Social justice, racism and racial injustice were all points of conversation that gained global attention in 2020, but three High Country women have been leading conversations about these issues for years.

Motivated by passion and civic duty, Cara Hagan, Korbin Cummings and Mary Lyons are leaders in Boone and the High Country working on behalf of the Black community for change.

Inspired by the world around her, Cara is an interdisciplinary artist and creator of Small and Mighty Acts and the Creative Justice Initiative — organizations that teach and encourage civic duty and reimagine culture in a more inclusive form. Cara founded the Creative Justice Initiative  — an effort of Appalachian State University’s College of Fine and Applied Arts — in 2020 and uses it to create systematic change in the community through design, art and humanities.

With a lifelong love of art, Cara always knew she wanted to be an artist from a young age. Now, her art and advocacy work are important parts of her life in the community.

Cara Hagan

Cara Hagan

“I always have wanted to be involved as an active citizen in whatever community I’m living in,” Cara says. “I always want to be a citizen who is not just living but participating in daily life with other people in the goings-on and doing my part to make the world a better place.”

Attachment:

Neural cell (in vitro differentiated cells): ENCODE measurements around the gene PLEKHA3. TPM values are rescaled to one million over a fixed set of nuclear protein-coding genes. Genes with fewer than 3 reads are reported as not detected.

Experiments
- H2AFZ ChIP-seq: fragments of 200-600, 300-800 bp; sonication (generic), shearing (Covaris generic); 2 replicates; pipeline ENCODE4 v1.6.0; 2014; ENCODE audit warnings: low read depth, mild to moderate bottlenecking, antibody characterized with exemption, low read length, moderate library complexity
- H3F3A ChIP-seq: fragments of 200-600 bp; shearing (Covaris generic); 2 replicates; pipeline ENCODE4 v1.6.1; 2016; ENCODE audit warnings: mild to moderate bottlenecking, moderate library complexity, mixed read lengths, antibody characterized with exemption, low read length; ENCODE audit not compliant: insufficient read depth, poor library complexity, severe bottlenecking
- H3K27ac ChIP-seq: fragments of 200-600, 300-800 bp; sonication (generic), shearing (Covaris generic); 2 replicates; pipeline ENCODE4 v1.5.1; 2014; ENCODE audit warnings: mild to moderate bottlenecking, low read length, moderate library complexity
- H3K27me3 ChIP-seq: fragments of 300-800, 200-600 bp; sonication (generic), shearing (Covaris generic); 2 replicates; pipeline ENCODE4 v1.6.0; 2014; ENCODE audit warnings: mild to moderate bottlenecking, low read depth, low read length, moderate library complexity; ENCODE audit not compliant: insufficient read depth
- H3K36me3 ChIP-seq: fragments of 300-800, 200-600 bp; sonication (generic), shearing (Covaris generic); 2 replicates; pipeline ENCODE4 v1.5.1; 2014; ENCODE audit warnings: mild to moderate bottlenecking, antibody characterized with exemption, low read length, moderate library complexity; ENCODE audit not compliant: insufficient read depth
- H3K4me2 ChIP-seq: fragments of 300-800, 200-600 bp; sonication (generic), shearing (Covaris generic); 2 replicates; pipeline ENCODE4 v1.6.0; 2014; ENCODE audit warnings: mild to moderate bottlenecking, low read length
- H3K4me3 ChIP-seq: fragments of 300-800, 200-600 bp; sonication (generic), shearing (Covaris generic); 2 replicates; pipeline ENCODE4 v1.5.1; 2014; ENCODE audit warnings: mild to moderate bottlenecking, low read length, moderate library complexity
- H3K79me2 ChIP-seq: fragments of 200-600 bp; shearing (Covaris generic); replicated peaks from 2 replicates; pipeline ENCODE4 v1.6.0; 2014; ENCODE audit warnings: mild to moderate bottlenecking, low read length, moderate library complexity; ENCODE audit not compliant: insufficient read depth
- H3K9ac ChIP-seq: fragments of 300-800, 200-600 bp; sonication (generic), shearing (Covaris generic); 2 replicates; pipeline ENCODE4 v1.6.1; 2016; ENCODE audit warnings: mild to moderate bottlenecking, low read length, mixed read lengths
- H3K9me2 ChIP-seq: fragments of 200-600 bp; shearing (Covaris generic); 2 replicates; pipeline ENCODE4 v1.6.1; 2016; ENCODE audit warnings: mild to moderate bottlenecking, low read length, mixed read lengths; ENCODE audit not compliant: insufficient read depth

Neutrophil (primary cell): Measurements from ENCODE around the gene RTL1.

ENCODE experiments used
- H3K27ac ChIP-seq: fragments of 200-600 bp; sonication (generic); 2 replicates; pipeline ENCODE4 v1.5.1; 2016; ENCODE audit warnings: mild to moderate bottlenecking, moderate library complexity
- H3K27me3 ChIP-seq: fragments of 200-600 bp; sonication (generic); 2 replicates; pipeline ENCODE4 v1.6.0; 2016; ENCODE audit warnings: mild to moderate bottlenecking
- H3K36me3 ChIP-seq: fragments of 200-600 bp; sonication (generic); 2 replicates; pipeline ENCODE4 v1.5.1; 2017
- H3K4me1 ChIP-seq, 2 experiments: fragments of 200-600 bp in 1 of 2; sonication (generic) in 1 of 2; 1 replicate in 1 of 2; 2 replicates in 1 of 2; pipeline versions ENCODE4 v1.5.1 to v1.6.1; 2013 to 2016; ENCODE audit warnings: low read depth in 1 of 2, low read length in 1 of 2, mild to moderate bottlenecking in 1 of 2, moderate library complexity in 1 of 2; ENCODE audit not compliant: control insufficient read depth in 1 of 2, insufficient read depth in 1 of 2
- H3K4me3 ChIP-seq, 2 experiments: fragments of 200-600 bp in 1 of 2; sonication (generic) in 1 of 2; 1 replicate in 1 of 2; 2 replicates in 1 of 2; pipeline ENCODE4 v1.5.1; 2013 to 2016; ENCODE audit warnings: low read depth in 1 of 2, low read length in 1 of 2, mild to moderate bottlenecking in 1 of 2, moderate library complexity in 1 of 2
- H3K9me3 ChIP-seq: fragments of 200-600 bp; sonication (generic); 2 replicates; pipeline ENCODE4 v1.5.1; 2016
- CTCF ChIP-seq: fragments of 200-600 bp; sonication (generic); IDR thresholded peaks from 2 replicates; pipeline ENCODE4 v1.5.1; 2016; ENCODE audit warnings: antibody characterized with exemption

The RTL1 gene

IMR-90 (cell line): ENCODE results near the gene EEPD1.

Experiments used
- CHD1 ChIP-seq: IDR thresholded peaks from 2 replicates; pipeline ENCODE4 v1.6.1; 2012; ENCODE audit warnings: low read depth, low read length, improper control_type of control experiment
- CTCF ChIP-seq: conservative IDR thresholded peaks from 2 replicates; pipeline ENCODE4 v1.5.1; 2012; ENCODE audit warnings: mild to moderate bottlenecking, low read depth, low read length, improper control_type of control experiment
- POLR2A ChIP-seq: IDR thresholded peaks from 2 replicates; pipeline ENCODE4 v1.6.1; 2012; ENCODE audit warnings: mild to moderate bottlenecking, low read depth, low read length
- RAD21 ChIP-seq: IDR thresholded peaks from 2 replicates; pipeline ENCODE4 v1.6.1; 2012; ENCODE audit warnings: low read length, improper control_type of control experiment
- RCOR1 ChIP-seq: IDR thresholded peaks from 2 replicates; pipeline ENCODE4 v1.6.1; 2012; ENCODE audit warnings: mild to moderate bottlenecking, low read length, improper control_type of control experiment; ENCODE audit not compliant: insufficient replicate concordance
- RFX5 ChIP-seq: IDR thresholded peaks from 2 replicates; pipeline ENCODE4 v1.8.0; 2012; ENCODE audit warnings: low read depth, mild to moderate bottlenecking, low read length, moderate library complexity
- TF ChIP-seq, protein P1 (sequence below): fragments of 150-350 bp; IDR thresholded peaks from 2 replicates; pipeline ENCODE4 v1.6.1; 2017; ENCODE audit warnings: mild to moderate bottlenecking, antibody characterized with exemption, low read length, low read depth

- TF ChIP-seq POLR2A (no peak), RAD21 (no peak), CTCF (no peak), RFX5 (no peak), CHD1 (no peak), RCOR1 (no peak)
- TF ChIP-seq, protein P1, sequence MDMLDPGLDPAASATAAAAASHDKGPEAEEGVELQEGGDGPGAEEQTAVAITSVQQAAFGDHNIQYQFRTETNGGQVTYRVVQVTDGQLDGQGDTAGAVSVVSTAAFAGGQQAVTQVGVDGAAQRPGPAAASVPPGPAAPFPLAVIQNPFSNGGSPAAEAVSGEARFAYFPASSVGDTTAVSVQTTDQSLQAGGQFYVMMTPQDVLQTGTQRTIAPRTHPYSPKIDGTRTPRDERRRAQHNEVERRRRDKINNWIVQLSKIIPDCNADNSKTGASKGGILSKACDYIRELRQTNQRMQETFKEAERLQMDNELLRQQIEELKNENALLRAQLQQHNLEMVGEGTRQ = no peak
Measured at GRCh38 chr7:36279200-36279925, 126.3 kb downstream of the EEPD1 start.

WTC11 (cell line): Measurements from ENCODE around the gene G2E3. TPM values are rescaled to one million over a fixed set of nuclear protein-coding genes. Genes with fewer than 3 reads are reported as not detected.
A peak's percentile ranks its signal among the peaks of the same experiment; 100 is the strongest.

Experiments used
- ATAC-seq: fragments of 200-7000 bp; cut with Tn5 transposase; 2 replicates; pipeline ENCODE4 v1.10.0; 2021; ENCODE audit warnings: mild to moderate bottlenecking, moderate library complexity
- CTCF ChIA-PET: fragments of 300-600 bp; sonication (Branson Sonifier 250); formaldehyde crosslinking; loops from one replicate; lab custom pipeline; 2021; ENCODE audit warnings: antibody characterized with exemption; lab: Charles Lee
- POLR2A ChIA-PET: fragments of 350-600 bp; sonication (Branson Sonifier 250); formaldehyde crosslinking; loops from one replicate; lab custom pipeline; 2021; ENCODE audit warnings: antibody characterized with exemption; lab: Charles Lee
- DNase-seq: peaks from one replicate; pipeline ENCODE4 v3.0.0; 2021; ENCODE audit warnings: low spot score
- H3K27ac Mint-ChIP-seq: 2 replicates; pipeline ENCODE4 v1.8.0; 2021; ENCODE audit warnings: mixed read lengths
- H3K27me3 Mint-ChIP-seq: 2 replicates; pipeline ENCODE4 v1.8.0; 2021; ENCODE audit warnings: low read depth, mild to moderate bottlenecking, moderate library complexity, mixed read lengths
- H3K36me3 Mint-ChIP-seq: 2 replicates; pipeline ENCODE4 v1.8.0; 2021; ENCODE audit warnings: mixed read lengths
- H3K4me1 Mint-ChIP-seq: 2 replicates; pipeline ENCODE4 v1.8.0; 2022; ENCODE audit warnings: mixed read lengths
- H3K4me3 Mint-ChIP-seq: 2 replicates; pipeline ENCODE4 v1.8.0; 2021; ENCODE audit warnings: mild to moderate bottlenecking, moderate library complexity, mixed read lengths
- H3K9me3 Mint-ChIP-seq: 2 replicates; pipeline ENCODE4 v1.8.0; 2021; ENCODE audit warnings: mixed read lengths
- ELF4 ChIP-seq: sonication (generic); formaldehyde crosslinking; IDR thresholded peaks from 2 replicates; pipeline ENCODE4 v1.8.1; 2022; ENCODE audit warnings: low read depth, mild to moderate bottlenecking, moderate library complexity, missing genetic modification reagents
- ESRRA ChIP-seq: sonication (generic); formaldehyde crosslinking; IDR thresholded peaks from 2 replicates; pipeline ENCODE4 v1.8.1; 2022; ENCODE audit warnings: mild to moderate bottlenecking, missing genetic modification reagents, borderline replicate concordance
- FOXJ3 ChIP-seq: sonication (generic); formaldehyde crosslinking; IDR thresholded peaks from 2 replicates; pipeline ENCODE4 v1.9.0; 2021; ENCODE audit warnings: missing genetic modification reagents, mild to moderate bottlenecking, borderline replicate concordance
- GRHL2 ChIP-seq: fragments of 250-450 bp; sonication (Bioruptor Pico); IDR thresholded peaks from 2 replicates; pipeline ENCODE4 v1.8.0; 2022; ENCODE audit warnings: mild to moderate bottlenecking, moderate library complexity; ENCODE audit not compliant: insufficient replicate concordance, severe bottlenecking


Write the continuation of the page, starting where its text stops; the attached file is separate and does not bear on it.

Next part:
Part of this work includes leading Small and Mighty Acts, which offers support to initiatives, and holds educational workshops and fundraising events. 

Working through both the Creative Justice Initiative and Small and Mighty Acts, Cara was an active part in creating discussions around Black Lives Matter and inequality in the High Country this summer — creating pins, yard signs and stickers to spread the word.

“We never solved the issues of racism, we've never solved the issue of economic inequality between races, we’re committed to racial stratification in this country,” Cara says. “That's why we did so much this summer.”

Similarly, Korbin focuses on Boone and Appalachian State to create change on campus and in the community. 

As the director of diversity and inclusion for the university’s Student Government Association and an active member of Black at App State — a grassroots group of students and alumni — Korbin says the possibility of a better future inspires her. 

“Just trying to leave the place that I was in better than where I found it is ultimately my greatest inspiration for the work that I do and what motivates me to get things done,” Korbin says. 

Korbin Cummings

Korbin Cummings talks to a crowd during a 2020 vigil for Breonna Taylor.